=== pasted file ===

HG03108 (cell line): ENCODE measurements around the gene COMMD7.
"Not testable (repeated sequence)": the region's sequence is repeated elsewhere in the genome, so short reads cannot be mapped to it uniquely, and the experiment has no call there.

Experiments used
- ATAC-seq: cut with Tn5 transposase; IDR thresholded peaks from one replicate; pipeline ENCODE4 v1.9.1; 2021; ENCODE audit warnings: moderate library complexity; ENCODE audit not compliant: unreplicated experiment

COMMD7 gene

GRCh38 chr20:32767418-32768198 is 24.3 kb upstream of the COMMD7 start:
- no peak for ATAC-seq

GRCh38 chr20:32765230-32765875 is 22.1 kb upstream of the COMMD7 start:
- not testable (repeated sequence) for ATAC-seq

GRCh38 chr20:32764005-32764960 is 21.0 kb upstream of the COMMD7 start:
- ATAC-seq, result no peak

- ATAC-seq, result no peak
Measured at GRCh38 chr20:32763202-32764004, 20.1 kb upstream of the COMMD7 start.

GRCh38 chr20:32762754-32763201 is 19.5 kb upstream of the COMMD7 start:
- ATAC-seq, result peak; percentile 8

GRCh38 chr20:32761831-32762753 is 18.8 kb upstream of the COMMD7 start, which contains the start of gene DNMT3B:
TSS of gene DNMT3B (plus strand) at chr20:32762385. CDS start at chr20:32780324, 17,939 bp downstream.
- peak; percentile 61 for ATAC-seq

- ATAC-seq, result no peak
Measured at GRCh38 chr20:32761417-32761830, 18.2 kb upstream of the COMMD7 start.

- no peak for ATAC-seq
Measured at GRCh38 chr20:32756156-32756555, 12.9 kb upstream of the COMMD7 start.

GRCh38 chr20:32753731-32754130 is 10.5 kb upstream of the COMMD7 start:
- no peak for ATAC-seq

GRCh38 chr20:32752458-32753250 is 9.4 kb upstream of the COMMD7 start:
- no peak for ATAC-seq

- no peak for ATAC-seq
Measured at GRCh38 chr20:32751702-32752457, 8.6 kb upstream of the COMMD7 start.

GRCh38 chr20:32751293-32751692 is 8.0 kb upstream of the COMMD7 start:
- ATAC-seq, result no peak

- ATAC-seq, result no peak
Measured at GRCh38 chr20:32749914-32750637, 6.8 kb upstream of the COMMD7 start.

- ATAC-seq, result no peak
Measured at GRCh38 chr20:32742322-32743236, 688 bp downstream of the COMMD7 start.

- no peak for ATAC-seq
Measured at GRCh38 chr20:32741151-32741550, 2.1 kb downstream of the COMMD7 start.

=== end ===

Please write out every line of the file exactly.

HG03108 (cell line): ENCODE measurements around the gene COMMD7.
"Not testable (repeated sequence)": the region's sequence is repeated elsewhere in the genome, so short reads cannot be mapped to it uniquely, and the experiment has no call there.

Experiments used
- ATAC-seq: cut with Tn5 transposase; IDR thresholded peaks from one replicate; pipeline ENCODE4 v1.9.1; 2021; ENCODE audit warnings: moderate library complexity; ENCODE audit not compliant: unreplicated experiment

COMMD7 gene

GRCh38 chr20:32767418-32768198 is 24.3 kb upstream of the COMMD7 start:
- no peak for ATAC-seq

GRCh38 chr20:32765230-32765875 is 22.1 kb upstream of the COMMD7 start:
- not testable (repeated sequence) for ATAC-seq

GRCh38 chr20:32764005-32764960 is 21.0 kb upstream of the COMMD7 start:
- ATAC-seq, result no peak

- ATAC-seq, result no peak
Measured at GRCh38 chr20:32763202-32764004, 20.1 kb upstream of the COMMD7 start.

GRCh38 chr20:32762754-32763201 is 19.5 kb upstream of the COMMD7 start:
- ATAC-seq, result peak; percentile 8

GRCh38 chr20:32761831-32762753 is 18.8 kb upstream of the COMMD7 start, which contains the start of gene DNMT3B:
TSS of gene DNMT3B (plus strand) at chr20:32762385. CDS start at chr20:32780324, 17,939 bp downstream.
- peak; percentile 61 for ATAC-seq

- ATAC-seq, result no peak
Measured at GRCh38 chr20:32761417-32761830, 18.2 kb upstream of the COMMD7 start.

- no peak for ATAC-seq
Measured at GRCh38 chr20:32756156-32756555, 12.9 kb upstream of the COMMD7 start.

GRCh38 chr20:32753731-32754130 is 10.5 kb upstream of the COMMD7 start:
- no peak for ATAC-seq

GRCh38 chr20:32752458-32753250 is 9.4 kb upstream of the COMMD7 start:
- no peak for ATAC-seq

- no peak for ATAC-seq
Measured at GRCh38 chr20:32751702-32752457, 8.6 kb upstream of the COMMD7 start.

GRCh38 chr20:32751293-32751692 is 8.0 kb upstream of the COMMD7 start:
- ATAC-seq, result no peak

- ATAC-seq, result no peak
Measured at GRCh38 chr20:32749914-32750637, 6.8 kb upstream of the COMMD7 start.

- ATAC-seq, result no peak
Measured at GRCh38 chr20:32742322-32743236, 688 bp downstream of the COMMD7 start.

- no peak for ATAC-seq
Measured at GRCh38 chr20:32741151-32741550, 2.1 kb downstream of the COMMD7 start.